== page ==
THURSDAY, MARCH 24 and FRIDAY, MARCH 25 and SATURDAY, MARCH 26: Holy Week began on Palm Sunday, March 20, for more than a billion Christians around the world who follow the Western traditions of Catholic and Protestant churches. (Eastern Orthodox Christians just began Great Lent on March 14 and are about a month later in this traditional cycle of holidays, in 2016.)
Western Christians traditionally refer to the three-day cluster of holidays coming this week as the Easter Triduum. This period runs from Thursday evening through the evening of Easter Sunday. During this time, Christians will perform centuries-old rituals and review the final events in the life of Jesus. From foot washing to the Stations of the Cross, Christians lament the tragic events of Jesus’ final days. In the days of solemnity, the faithful prepare for the most joyous holiday of the year: Easter, which Christians mark as the Resurrection of Christ.
THE LAST SUPPER AND DIVERSE EVENTS
For Christians, Maundy or Holy Thursday recalls the Last Supper and Jesus’s washing the Apostles’ feet. In fact, the word “Maundy” is believed to derive from the Latin mandatum, meaning “commandment”: the first of the words the Bible says Jesus used to describe the purpose of washing his disciples’ feet. (“A new commandment I give unto you, That ye love one another; as I have loved you.”)
Interestingly, Maundy Thursday is observed in a diversity of ways by American Christians. In evangelical and Protestant churches, Holy Thursday is barely observed. For Catholics, Maundy Thursday begins the intense series of Easter-related customs associated with the Triduum. Today’s liturgies include colorful services, the blessing of holy oils and the washing of the feet. Protestants and Methodists remember the institution of the Last Supper.
Did you know? Jehovah’s Witnesses observe the anniversary of the Last Supper on the first night of the Jewish Passover, because that was the night the first Last Supper was held. The date of Passover—Nisan 14—varies annually on the Gregorian calendar, and this year, it falls on the evening of April 22.
On Holy Thursday night, after Mass, some devout Catholics sit in Adoration. Many Protestants follow a related custom, and recall Jesus’s request that his disciples sit with him while he prayed at the Garden of Gethsemane. Following Maundy Thursday service, the altar is stripped in preparation for Good Friday.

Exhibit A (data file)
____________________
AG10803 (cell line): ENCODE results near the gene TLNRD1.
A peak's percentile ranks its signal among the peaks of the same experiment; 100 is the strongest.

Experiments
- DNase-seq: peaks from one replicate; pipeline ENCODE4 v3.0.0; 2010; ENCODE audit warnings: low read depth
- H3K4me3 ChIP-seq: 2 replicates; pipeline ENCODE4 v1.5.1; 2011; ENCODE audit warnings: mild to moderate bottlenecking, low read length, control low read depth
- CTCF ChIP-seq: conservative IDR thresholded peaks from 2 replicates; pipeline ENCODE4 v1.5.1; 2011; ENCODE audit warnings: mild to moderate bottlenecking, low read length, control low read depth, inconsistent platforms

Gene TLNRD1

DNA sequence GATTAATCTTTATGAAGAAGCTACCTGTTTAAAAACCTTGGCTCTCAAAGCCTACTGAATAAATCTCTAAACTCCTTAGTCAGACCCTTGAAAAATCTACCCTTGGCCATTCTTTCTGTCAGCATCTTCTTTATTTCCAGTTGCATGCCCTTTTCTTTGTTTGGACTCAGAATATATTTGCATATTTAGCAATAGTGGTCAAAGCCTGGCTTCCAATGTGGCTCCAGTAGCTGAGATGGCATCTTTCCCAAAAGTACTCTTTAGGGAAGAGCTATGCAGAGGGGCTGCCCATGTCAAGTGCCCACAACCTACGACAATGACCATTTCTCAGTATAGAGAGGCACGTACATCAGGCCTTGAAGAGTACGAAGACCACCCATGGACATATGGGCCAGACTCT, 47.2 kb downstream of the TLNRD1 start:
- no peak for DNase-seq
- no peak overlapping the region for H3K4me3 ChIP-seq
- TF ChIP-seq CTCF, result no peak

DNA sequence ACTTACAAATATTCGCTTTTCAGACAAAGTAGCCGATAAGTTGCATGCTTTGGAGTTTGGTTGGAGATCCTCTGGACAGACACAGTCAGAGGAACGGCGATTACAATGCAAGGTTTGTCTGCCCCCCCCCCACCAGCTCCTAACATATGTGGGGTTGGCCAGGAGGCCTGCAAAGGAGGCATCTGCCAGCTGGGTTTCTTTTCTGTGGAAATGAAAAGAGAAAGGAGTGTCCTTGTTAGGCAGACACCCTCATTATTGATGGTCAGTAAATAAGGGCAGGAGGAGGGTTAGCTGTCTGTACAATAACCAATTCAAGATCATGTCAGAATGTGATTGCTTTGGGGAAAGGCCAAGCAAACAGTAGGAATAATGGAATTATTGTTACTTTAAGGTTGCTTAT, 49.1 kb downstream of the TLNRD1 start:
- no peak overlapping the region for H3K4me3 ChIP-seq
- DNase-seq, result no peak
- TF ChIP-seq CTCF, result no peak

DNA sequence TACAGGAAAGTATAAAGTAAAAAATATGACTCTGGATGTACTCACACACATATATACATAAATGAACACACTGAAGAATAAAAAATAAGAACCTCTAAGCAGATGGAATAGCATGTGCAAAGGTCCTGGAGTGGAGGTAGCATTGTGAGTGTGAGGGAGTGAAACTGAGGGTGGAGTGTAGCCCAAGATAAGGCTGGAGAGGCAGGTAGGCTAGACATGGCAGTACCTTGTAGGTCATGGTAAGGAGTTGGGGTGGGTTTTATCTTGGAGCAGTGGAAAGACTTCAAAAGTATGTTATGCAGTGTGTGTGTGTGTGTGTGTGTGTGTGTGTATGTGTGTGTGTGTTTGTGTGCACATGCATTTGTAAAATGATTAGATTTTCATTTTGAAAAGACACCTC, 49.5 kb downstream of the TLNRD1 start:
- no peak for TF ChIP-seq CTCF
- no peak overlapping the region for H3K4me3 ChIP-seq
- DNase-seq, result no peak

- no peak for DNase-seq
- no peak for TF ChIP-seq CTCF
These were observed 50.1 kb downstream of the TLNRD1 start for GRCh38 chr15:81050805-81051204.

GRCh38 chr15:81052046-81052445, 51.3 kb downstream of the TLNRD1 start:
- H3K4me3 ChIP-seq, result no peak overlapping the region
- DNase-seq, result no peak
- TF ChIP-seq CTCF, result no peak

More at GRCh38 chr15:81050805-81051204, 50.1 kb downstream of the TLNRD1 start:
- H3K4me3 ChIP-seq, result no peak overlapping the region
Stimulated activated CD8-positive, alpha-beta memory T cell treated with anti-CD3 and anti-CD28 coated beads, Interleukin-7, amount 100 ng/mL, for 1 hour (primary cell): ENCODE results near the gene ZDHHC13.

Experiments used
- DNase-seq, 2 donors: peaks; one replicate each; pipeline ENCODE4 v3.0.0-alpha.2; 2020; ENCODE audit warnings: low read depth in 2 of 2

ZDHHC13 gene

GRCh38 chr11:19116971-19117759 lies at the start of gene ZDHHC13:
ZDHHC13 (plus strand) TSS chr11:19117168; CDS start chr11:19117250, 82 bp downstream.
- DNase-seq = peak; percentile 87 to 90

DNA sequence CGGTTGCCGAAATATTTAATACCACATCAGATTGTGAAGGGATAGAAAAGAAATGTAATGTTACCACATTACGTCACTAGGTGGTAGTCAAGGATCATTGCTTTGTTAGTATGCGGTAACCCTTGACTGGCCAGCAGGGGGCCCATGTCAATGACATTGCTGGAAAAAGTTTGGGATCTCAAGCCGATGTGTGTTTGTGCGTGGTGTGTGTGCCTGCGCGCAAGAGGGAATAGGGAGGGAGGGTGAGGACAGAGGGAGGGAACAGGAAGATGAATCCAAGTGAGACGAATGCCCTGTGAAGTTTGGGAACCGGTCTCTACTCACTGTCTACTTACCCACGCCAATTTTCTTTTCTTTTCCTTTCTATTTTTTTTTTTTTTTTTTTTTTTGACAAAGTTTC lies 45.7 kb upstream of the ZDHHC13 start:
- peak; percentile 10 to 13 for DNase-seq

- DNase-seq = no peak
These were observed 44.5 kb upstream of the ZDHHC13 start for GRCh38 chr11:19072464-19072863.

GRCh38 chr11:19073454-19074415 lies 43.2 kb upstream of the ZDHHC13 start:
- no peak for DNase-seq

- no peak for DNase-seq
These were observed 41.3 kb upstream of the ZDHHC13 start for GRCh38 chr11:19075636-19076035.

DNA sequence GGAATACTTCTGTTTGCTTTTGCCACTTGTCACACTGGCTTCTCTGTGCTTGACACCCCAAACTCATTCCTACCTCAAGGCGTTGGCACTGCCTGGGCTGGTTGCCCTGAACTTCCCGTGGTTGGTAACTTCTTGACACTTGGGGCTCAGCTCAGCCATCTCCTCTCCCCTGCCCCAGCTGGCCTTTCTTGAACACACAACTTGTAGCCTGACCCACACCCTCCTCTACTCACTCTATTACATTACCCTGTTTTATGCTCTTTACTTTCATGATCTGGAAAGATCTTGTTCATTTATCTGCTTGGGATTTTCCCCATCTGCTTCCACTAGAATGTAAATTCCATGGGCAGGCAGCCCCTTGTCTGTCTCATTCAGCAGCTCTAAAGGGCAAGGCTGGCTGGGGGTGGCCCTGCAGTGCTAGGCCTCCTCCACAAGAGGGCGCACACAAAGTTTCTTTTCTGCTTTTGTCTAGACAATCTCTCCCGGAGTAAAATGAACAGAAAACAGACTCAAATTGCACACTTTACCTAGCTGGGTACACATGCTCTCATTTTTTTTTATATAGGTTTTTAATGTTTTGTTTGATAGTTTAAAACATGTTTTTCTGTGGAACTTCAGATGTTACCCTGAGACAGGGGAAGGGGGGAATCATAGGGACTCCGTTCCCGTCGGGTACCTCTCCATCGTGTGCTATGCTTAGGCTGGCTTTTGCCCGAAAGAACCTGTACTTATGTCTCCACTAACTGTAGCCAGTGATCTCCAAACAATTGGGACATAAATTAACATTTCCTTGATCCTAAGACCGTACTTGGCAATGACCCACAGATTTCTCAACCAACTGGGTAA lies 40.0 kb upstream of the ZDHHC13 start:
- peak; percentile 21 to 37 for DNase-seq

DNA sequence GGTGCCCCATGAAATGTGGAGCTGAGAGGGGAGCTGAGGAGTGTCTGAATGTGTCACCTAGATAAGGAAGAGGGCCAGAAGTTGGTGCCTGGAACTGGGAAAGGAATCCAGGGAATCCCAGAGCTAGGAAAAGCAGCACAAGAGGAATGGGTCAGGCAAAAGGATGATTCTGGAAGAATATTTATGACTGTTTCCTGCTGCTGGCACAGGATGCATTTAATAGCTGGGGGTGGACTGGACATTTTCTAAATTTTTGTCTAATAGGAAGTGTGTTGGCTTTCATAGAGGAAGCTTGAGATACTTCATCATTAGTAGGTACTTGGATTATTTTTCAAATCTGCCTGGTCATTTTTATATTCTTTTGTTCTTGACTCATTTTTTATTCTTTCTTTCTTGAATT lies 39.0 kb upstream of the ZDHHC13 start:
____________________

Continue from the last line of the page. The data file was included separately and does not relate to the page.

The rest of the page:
Fast fact: On Holy Thursday, the Catholic Chrism Mass is celebrated in each diocese, during which holy oils are blessed. The blessed oils are used on Holy Saturday, at the Easter Vigil and for baptisms and confirmations.
GOOD FRIDAY: THE WAY OF THE CROSS
While in the Garden of Gethsemane on Thursday night, Christian tradition tells that Jesus was located by Romans—led by Judas Iscariot—and arrested. This led to interrogations, torture and the crucifixion of Jesus. In the Catholic Church, Good Friday is a fast day of the deepest solemnity.
Did you know? The Way of the Cross takes place at the Colosseum in Rome and in many other places around the world.
In many parishes, the Stations of the Cross recount Jesus’ journey to the site of the crucifixion. In countries such as Malta, Italy, the Philippines and Spain, processions carry statues of the Passion of Christ. In Britain, Australia and Canada, hot cross buns are traditionally consumed on Good Friday.
HOLY SATURDAY: STILLNESS IN THE TOMB
Holy Saturday, or Black Saturday, ushers in with the darkness of Good Friday, commemorating the day that Jesus’ body lay in the tomb. The altar remains bare, or is draped in a simple black cloth. In Catholic parishes, the administration of sacraments is limited. Holy Saturday is a time of suspense, quiet and solemnity, as Christians continue to mourn the death of Jesus Christ.
Fast fact: In Catholic tradition, the Blessed Virgin Mary as Our Lady of Sorrows is given the title Our Lady of Solitude, for her grief at the earthly absence of her son, Jesus.
At approximately 6 p.m. on Holy Saturday, the Easter Vigil begins. A service that begins in darkness is illuminated, in Christian tradition, with the Light of Christ—the Paschal candle. After prayers, chants and biblical readings, “Gloria” is sung for the first time since Maundy Thursday. The church is flooded with light, statues covered during Passiontide are unveiled and the joy of the Resurrection begins.
HOLY WEEK NEWS 2016
- This year, Pope Francis will reportedly preside at all ceremonies of Easter (learn more here). Pope Francis will, once again, preside over the most intense papal liturgical periods of the year during this time.
- Don’t forget refugees during Holy Week, Pope Francis told attendees of Palm Sunday Mass in St. Peter’s Square earlier this week. According to Reuters, Pope Francis relayed, “I am thinking of so many people, so many marginalized people, so many asylum seekers, so many refugees. There are so many who don’t want to take responsibility for their destiny.”
- During Holy Week and in the Easter season, the Vatican will take part in several initiatives highlighting the importance of ecology and the care for creation, news sources reported. The tens of thousands of flowers brought in for Easter morning Mass will be repurposed and replanted; the Vatican will also participate in “Earth Hour 2016.”
- Interested in streaming Holy Week and Easter masses? Learn more here.
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